Buying a home can be very confusing and not to mention the new terms you need to know. This is especially true when it comes to navigating the mortgage process. One important term to understand is the Good Faith Estimate.
The Good Faith Estimate or GFE is a government-mandated form mortgage brokers and lenders are required to give prospective borrowers within three days of a loan application. The GFE summarizes the terms of the loan. It can be used to compare loan offers from the same or different lenders. An approximation of the final figure of the loan costs are on the GFE and must be as accurate as possible, it is important to note that some GFE can have a 10 percent tolerance.
The top two sections on Page 1 provide a summary of the loan terms and estimated settlement charges. There is also a section the covers when the GFE expires and whether the interest rate is locked or floating.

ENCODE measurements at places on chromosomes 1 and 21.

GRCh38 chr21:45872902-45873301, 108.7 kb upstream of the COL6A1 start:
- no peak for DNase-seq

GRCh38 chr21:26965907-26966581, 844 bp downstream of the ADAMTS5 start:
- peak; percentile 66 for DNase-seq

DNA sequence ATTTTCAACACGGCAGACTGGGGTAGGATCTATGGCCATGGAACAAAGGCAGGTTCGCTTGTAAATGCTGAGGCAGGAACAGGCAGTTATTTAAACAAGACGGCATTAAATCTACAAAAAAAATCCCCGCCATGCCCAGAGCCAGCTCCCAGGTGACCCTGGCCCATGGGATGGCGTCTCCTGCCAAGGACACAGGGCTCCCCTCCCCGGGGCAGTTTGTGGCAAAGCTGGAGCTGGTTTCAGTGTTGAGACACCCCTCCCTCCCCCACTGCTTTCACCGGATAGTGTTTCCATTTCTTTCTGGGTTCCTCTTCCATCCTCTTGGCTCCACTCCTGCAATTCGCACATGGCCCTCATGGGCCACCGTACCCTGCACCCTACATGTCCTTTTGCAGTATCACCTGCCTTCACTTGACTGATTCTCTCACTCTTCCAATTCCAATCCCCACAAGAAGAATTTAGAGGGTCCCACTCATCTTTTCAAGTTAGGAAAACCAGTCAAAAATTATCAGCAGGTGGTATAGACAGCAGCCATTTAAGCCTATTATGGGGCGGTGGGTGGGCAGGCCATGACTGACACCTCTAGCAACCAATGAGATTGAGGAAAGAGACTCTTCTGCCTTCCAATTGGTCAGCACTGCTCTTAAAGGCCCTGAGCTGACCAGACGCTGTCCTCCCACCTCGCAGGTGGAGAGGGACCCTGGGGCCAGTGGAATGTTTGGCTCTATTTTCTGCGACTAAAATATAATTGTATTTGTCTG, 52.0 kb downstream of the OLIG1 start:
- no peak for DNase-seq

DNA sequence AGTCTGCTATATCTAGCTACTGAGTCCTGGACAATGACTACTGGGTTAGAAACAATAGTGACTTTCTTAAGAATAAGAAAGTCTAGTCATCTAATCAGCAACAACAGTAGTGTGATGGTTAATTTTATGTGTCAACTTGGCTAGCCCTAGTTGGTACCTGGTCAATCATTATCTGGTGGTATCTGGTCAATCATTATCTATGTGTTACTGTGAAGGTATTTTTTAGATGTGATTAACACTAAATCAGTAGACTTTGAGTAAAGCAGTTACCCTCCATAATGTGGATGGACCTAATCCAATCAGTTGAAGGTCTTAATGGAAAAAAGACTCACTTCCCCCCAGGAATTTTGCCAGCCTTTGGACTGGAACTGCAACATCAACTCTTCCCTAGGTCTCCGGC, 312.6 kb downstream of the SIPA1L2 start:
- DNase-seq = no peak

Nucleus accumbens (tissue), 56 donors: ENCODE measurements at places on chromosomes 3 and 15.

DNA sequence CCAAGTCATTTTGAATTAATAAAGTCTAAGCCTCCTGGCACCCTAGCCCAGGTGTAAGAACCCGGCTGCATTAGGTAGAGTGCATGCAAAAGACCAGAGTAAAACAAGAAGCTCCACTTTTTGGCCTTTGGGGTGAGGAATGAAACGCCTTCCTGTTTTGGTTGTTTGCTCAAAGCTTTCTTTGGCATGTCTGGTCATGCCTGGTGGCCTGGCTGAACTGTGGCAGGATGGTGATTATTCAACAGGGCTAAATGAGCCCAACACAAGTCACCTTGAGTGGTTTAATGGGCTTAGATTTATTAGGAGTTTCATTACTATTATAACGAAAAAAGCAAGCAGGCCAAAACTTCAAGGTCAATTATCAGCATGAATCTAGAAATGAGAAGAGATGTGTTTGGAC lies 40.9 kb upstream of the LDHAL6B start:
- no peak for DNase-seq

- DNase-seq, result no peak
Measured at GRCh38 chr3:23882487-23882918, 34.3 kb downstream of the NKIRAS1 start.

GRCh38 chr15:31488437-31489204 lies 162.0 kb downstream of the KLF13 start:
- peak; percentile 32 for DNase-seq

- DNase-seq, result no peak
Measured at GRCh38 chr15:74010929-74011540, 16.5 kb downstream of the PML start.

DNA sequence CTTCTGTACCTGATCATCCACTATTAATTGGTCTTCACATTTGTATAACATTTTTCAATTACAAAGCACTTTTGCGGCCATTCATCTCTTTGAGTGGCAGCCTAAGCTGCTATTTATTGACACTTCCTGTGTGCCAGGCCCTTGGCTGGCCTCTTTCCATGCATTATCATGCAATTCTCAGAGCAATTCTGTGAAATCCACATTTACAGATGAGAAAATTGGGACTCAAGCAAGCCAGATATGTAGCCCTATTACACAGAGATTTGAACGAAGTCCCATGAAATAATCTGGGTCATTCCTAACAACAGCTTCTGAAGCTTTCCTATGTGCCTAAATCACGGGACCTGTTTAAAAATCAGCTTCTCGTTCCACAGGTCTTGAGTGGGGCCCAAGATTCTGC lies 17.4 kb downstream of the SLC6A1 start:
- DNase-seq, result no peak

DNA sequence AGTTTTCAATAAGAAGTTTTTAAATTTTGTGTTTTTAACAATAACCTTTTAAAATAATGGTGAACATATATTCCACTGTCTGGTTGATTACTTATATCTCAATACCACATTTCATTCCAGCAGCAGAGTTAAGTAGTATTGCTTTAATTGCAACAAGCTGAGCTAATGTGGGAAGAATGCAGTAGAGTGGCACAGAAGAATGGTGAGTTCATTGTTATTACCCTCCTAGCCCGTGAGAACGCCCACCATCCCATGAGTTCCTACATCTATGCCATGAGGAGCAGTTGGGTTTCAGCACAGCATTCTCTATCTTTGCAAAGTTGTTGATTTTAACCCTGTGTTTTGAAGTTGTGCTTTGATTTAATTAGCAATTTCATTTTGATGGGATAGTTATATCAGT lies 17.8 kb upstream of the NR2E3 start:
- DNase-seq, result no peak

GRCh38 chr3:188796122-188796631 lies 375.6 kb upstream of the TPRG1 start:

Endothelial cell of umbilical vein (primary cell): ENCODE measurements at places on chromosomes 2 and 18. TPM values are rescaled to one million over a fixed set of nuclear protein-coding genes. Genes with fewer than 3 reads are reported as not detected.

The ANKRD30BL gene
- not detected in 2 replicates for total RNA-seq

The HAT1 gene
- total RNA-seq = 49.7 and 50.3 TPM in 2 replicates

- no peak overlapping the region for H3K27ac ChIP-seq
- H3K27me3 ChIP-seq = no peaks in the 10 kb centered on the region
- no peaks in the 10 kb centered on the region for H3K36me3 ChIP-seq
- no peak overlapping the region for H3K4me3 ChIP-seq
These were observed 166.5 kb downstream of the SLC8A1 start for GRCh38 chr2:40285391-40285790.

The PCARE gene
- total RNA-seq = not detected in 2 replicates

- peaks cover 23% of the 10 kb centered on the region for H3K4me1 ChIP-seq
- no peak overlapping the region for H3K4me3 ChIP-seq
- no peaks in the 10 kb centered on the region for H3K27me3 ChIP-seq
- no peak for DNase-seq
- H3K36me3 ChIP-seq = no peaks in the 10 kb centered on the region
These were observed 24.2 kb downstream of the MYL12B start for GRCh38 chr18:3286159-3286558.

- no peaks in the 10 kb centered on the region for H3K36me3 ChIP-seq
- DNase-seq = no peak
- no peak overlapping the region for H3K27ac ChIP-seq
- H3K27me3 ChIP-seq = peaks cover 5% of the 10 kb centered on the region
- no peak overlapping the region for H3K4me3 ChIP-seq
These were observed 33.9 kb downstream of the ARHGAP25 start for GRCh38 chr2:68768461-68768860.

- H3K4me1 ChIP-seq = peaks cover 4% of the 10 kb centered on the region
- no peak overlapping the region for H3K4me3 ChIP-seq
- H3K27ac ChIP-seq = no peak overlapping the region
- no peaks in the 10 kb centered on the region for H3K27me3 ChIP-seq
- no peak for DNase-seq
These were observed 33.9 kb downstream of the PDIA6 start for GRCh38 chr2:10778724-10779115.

You will want to go over the GFE closely; it will disclose the initial loan amount, interest rate, monthly payment and loan terms. Remember that the payment includes principal, interest and mortgage insurance, if any, but not property taxes or homeowners insurance.
You can find a Guide To The Good Faith Estimate by clicking here.